“I think he was made for this place,” she said. “I think he’s going to do a great job for you.”
One of the first people in the entrance procession for the Mass was Roland Nightingale of the Knights of St. Peter Claver, Assembly 12. After the Mass, he said he enjoyed the opportunity to hear the new archbishop on the day he took his seat in Holy Name Cathedral.
“It was nice,” he said. “I’m sure he’ll be a blessing and take us in the direction that we need to go as a Catholic family.”
Anne Joyce, a member of St. Giles Parish, Oak Park, sang in the choir for the installation Mass, and she liked what Archbishop Cupich had to say, and the way he said it.
“He’s a wonderful speaker,” she said. “Warm and genuine. I think the archdiocese is going to see a lot of coming together from him.”
Fellow choir member Julie Doloszycki, from St. Bernardine Parish, Forest Park, said that she travelled to Rome as a member of the Archdiocesan Pastoral Council when Cardinal George received his red hat in 1998, so she felt like this was coming full circle.
Doloszycki and Joyce both praised Archbishop Cupich’s sense of humor, and applauded his announcement at the end of the Mass that Cardinal George, as archbishop emeritus, should continue to be included in the eucharistic prayer in the archdiocese.
“It was just a demonstration of his love for others,” she said.
Looking for suggestions for reading?
Sep. 9, 2014 “The Adventures of Huckleberry Finn” by Mark Twain
And “Clara andMr. Tiffany” by Susan Vreeland
Oct. 14, 2014 “Driftless” by David Rhodes
Nov. 11, 2014 “Orphan Train” by Christina Baker Kline
Dec. 9, 2014 “Mister Owita’s Guide to Gardening” by Carol Wall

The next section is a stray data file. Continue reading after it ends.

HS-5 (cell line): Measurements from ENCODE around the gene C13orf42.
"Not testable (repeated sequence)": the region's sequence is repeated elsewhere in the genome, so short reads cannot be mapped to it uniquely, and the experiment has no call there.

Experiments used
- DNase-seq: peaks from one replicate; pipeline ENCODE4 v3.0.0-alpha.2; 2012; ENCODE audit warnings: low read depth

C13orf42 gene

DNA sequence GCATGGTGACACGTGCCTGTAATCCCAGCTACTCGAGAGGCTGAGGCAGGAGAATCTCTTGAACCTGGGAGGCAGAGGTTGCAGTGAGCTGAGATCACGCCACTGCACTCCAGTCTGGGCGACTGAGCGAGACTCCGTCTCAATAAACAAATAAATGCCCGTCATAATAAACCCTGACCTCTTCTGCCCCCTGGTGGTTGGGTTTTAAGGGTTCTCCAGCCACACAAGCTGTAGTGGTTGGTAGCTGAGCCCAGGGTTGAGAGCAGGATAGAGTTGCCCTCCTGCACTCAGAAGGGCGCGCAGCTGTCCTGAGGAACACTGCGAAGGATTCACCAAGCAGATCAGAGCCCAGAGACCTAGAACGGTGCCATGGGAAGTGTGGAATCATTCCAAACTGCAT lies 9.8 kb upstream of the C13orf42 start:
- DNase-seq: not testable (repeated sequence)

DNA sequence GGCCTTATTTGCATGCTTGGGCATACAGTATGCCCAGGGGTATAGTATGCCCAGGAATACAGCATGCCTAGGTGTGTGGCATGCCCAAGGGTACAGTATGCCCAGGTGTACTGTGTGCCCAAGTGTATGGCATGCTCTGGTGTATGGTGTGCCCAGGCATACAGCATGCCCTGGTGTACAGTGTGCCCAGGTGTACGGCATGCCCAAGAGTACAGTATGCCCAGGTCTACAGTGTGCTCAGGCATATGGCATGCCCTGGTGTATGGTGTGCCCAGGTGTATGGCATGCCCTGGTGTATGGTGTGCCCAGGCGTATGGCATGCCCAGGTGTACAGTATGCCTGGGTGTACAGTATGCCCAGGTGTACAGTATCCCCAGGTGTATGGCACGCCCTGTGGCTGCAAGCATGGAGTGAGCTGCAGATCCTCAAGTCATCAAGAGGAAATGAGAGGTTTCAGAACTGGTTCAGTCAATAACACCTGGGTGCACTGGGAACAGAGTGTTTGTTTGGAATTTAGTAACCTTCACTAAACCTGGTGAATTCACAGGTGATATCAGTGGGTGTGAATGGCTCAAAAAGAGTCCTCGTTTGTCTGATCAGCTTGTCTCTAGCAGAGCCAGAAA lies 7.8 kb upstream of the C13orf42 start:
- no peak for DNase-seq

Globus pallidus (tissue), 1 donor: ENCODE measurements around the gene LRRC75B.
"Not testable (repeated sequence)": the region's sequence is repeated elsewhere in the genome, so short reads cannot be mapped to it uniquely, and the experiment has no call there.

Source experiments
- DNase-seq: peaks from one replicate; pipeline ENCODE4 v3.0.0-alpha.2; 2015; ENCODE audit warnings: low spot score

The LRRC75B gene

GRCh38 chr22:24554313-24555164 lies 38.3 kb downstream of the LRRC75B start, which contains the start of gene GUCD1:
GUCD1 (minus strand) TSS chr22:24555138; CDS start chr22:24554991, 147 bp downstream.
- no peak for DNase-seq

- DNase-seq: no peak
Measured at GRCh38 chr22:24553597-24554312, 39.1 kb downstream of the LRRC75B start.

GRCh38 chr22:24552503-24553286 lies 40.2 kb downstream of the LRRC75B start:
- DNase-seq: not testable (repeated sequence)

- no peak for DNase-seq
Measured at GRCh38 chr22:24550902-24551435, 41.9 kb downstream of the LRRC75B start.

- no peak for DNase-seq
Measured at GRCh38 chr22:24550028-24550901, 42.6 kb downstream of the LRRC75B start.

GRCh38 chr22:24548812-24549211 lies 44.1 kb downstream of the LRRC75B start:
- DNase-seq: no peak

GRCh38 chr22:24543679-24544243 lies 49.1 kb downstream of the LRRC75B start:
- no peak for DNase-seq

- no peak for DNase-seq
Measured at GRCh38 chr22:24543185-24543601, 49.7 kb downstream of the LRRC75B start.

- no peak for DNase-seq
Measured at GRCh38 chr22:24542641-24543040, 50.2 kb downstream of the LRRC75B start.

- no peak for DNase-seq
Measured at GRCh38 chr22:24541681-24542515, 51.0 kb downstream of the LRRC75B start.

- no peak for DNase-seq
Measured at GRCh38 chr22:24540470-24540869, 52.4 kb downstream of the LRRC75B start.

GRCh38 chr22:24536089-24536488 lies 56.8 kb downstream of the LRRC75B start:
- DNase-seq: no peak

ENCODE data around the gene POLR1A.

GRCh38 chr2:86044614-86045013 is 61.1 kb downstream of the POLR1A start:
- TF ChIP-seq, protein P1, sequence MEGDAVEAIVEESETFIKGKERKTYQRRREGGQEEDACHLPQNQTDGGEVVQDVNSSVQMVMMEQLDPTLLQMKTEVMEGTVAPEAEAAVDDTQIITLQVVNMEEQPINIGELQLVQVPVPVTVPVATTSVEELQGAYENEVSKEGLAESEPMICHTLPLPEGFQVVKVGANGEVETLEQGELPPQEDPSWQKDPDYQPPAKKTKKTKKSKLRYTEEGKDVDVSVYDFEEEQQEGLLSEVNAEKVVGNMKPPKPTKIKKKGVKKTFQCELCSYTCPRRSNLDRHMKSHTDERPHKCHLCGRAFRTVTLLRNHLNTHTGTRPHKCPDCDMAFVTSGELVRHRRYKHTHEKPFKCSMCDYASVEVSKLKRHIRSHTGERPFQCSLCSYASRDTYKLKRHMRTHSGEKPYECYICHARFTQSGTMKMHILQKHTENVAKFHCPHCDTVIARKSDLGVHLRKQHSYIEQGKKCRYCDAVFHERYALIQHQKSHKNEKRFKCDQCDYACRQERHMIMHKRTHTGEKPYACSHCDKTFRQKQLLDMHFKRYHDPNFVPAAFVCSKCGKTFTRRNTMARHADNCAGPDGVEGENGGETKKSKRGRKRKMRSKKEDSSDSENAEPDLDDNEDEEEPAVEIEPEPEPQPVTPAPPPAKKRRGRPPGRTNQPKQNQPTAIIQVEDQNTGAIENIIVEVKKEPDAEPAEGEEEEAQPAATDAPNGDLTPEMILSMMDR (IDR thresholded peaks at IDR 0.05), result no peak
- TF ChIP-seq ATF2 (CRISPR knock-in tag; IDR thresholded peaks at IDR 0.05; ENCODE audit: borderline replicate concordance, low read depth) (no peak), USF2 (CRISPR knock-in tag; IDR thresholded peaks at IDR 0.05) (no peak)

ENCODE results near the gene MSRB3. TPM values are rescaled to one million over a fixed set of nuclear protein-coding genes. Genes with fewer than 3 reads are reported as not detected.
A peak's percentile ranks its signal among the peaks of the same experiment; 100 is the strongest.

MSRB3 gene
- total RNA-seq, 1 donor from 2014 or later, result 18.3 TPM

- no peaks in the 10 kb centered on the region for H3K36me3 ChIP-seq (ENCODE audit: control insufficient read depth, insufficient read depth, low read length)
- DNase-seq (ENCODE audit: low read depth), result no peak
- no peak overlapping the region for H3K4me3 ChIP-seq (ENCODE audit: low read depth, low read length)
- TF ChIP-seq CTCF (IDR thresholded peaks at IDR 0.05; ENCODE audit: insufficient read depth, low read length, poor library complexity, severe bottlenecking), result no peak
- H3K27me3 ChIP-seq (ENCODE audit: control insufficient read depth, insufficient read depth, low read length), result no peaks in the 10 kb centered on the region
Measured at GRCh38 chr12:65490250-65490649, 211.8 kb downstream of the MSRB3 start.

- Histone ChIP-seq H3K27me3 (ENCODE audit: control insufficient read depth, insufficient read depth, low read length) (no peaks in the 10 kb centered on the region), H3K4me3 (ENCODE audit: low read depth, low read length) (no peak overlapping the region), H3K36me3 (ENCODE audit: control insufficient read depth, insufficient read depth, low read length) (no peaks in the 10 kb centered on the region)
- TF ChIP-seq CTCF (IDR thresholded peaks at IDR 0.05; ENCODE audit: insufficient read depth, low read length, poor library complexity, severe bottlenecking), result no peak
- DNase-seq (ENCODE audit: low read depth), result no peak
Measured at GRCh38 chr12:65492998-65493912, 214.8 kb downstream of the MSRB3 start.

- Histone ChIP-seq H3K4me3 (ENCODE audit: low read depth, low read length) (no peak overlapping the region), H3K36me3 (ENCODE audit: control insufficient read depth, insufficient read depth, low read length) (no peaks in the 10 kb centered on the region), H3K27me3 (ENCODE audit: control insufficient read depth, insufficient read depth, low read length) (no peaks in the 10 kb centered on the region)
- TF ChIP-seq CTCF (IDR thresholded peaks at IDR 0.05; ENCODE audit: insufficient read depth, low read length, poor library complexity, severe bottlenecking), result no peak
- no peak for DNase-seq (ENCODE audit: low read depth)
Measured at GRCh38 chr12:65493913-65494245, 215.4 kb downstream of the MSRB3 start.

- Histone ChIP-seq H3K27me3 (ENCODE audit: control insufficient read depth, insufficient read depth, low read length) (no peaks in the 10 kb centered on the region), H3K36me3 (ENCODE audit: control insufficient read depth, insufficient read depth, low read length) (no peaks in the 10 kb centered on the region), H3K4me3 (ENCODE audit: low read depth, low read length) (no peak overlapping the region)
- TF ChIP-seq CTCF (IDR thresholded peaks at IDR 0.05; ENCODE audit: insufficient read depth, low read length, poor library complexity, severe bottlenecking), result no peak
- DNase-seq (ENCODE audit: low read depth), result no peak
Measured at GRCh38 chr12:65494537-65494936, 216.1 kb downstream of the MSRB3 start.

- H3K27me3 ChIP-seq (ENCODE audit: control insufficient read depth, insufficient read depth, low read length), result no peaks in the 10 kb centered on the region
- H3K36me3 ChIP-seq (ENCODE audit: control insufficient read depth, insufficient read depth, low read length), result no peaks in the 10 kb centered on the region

Jan. 13, 2015 “The Storied Life of A. J. Fikry” by Gabrielle Zevin
Feb. 10, 2015 “Stiff: The Curious Lives of Human Cadavers” by Mary Roach
March 10, 2015 “The Longest Road” by Philip Caputo
April14, 2015 “The Unlikely Pilgrimage of Harold Fry” by Rachel Joyce
May 12, 2015 “The Invention of Wings” by Sue Monk Kidd
June 2, 2015 “The Light Between Oceans” by ML Steadman
St. Kieran is prepared to offer subsidy payments for families of the parish who wish to have their
children attend a Catholic school within the Archdiocese of Chicago.
Subsidy payments are equal to the difference between non-parishioner and parishioner tuition costs at the school of your choice.
To qualify for these subsidy payments, you must be an active parishioner of St. Kieran Catholic Church, which means you must,
(1) Attend Mass on a regular basis,
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Subsidies are paid directly to the school of your choice.
St. Kieran needs the following documentation:
(1) Copy of the completed registration form from the school,
(2) Copy of your tuition statement indicating annual payment required,
(3) Copy of the school tuition schedule showing difference between parishioner and non-parishioner status.
If you would like further information on this opportunity, please call the Rectory Office and talk to Sandy Vasek